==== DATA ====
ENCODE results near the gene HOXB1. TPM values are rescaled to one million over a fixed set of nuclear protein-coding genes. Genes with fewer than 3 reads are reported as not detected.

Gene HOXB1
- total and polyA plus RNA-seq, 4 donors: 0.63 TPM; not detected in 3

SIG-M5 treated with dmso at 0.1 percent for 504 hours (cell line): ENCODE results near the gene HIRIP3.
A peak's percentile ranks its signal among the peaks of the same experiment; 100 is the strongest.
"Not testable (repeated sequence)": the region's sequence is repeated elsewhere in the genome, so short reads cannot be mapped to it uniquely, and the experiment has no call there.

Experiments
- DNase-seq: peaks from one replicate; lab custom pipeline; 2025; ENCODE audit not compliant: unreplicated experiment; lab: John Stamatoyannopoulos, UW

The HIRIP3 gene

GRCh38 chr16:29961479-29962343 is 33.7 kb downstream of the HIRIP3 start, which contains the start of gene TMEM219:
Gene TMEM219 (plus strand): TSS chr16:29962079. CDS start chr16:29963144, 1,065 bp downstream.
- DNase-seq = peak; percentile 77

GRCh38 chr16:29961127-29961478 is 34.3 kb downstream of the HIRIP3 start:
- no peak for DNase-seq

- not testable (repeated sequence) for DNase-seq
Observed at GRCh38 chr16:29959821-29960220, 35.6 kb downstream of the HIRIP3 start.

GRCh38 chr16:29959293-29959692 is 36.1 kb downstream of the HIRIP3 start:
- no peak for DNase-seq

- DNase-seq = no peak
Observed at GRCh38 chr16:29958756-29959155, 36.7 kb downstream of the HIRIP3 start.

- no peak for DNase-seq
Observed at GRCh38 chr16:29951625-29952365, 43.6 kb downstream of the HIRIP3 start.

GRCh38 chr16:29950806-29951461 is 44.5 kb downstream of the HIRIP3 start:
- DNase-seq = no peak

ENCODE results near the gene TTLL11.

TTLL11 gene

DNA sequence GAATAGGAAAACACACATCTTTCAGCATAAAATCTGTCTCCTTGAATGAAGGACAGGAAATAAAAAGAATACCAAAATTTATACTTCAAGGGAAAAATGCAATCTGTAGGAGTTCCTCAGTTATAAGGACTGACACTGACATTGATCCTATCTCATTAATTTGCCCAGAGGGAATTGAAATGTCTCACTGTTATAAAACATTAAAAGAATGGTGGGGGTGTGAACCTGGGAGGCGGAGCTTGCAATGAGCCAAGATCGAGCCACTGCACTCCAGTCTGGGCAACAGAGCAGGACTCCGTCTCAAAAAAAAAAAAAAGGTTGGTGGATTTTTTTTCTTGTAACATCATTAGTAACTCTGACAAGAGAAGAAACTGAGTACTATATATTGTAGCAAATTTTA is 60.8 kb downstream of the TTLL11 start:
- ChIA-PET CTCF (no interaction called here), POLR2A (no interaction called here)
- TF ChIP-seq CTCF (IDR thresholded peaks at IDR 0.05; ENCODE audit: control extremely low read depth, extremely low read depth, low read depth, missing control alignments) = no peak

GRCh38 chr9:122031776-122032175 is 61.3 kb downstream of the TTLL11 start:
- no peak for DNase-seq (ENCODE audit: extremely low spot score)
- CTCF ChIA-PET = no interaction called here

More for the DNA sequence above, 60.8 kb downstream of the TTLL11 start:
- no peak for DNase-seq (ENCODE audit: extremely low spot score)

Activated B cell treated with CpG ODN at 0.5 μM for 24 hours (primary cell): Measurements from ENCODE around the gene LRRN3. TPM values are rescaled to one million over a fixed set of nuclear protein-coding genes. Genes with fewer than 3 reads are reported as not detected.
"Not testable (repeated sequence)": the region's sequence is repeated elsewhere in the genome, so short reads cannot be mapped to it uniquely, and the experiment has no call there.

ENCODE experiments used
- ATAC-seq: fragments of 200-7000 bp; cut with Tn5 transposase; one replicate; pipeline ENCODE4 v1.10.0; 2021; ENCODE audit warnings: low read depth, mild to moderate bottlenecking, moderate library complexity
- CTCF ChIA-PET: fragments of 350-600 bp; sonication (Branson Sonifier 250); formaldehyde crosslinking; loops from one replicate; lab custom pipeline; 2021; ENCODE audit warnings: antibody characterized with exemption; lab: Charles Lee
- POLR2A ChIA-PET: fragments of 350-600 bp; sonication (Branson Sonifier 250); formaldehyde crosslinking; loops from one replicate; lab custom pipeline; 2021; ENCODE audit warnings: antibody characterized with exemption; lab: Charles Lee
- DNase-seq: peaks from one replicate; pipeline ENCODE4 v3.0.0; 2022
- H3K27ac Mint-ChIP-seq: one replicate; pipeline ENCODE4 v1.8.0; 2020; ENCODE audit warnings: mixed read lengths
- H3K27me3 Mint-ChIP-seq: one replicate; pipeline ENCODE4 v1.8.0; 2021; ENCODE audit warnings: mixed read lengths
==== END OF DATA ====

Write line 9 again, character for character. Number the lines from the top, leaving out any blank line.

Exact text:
The HIRIP3 gene